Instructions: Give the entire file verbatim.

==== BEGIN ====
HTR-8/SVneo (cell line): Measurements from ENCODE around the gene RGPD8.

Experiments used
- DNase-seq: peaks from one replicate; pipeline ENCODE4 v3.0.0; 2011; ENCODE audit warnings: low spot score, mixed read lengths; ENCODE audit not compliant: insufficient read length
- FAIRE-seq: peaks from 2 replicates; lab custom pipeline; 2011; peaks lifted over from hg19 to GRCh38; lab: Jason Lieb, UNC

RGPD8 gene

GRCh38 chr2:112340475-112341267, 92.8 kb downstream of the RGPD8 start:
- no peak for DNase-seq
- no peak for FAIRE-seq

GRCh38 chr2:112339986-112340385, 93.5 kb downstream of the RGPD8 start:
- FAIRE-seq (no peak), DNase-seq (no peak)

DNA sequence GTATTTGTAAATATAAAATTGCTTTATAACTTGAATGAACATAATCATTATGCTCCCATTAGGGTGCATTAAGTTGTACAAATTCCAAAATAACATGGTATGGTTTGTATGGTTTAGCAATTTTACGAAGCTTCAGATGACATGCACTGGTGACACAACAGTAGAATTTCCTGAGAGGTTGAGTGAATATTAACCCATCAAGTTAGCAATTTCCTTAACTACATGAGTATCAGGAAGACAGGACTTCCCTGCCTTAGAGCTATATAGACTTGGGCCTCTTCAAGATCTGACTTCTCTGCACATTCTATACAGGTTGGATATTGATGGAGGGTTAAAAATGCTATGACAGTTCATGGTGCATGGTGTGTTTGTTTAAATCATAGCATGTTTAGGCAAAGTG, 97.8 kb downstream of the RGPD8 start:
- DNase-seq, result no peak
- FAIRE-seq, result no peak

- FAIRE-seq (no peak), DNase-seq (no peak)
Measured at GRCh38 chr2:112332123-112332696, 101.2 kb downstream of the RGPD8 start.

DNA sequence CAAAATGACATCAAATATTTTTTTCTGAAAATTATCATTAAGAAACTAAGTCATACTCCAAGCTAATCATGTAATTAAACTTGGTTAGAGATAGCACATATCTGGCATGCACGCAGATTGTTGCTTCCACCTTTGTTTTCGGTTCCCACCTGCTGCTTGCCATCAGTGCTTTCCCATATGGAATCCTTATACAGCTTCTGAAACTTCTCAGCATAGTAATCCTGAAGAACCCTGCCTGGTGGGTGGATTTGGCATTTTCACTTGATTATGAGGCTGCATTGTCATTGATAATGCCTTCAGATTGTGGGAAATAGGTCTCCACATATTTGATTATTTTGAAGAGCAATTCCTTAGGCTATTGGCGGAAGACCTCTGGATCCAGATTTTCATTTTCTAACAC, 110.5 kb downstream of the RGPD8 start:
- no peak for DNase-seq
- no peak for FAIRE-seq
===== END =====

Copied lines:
HTR-8/SVneo (cell line): Measurements from ENCODE around the gene RGPD8.

Experiments used
- DNase-seq: peaks from one replicate; pipeline ENCODE4 v3.0.0; 2011; ENCODE audit warnings: low spot score, mixed read lengths; ENCODE audit not compliant: insufficient read length
- FAIRE-seq: peaks from 2 replicates; lab custom pipeline; 2011; peaks lifted over from hg19 to GRCh38; lab: Jason Lieb, UNC

RGPD8 gene

GRCh38 chr2:112340475-112341267, 92.8 kb downstream of the RGPD8 start:
- no peak for DNase-seq
- no peak for FAIRE-seq

GRCh38 chr2:112339986-112340385, 93.5 kb downstream of the RGPD8 start:
- FAIRE-seq (no peak), DNase-seq (no peak)

DNA sequence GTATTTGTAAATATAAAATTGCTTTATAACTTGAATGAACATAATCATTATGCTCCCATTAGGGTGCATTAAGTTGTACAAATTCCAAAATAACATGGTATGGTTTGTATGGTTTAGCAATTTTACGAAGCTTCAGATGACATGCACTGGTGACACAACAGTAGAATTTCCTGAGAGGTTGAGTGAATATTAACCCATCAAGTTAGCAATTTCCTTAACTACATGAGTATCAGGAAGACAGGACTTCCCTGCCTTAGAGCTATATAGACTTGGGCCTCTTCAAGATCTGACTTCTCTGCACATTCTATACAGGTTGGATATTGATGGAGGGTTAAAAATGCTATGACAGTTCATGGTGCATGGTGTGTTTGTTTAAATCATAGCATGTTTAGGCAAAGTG, 97.8 kb downstream of the RGPD8 start:
- DNase-seq, result no peak
- FAIRE-seq, result no peak

- FAIRE-seq (no peak), DNase-seq (no peak)
Measured at GRCh38 chr2:112332123-112332696, 101.2 kb downstream of the RGPD8 start.

DNA sequence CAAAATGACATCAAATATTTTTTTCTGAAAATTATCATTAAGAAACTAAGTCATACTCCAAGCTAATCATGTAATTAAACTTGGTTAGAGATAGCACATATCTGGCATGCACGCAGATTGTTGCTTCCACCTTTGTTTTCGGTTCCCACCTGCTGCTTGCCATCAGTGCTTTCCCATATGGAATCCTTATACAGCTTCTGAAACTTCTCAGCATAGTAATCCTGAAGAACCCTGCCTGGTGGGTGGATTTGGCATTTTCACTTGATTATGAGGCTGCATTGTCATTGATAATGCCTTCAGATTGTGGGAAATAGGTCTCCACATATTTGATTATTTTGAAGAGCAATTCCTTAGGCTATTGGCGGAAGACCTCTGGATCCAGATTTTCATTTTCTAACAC, 110.5 kb downstream of the RGPD8 start:
- no peak for DNase-seq
- no peak for FAIRE-seq